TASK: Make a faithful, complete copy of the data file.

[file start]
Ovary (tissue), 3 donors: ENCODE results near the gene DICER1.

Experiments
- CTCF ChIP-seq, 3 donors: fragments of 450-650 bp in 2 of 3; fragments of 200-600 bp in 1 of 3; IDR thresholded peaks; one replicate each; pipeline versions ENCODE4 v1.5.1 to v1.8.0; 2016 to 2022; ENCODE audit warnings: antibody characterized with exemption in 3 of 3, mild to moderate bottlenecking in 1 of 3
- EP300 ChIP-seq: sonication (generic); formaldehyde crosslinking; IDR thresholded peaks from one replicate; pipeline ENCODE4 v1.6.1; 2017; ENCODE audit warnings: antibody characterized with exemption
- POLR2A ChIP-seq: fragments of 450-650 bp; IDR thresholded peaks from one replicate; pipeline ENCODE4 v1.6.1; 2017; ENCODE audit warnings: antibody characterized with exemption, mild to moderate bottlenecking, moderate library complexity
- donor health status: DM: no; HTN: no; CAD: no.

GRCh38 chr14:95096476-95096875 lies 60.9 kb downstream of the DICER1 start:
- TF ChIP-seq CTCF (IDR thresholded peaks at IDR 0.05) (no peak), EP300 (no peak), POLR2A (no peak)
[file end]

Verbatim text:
Ovary (tissue), 3 donors: ENCODE results near the gene DICER1.

Experiments
- CTCF ChIP-seq, 3 donors: fragments of 450-650 bp in 2 of 3; fragments of 200-600 bp in 1 of 3; IDR thresholded peaks; one replicate each; pipeline versions ENCODE4 v1.5.1 to v1.8.0; 2016 to 2022; ENCODE audit warnings: antibody characterized with exemption in 3 of 3, mild to moderate bottlenecking in 1 of 3
- EP300 ChIP-seq: sonication (generic); formaldehyde crosslinking; IDR thresholded peaks from one replicate; pipeline ENCODE4 v1.6.1; 2017; ENCODE audit warnings: antibody characterized with exemption
- POLR2A ChIP-seq: fragments of 450-650 bp; IDR thresholded peaks from one replicate; pipeline ENCODE4 v1.6.1; 2017; ENCODE audit warnings: antibody characterized with exemption, mild to moderate bottlenecking, moderate library complexity
- donor health status: DM: no; HTN: no; CAD: no.

GRCh38 chr14:95096476-95096875 lies 60.9 kb downstream of the DICER1 start:
- TF ChIP-seq CTCF (IDR thresholded peaks at IDR 0.05) (no peak), EP300 (no peak), POLR2A (no peak)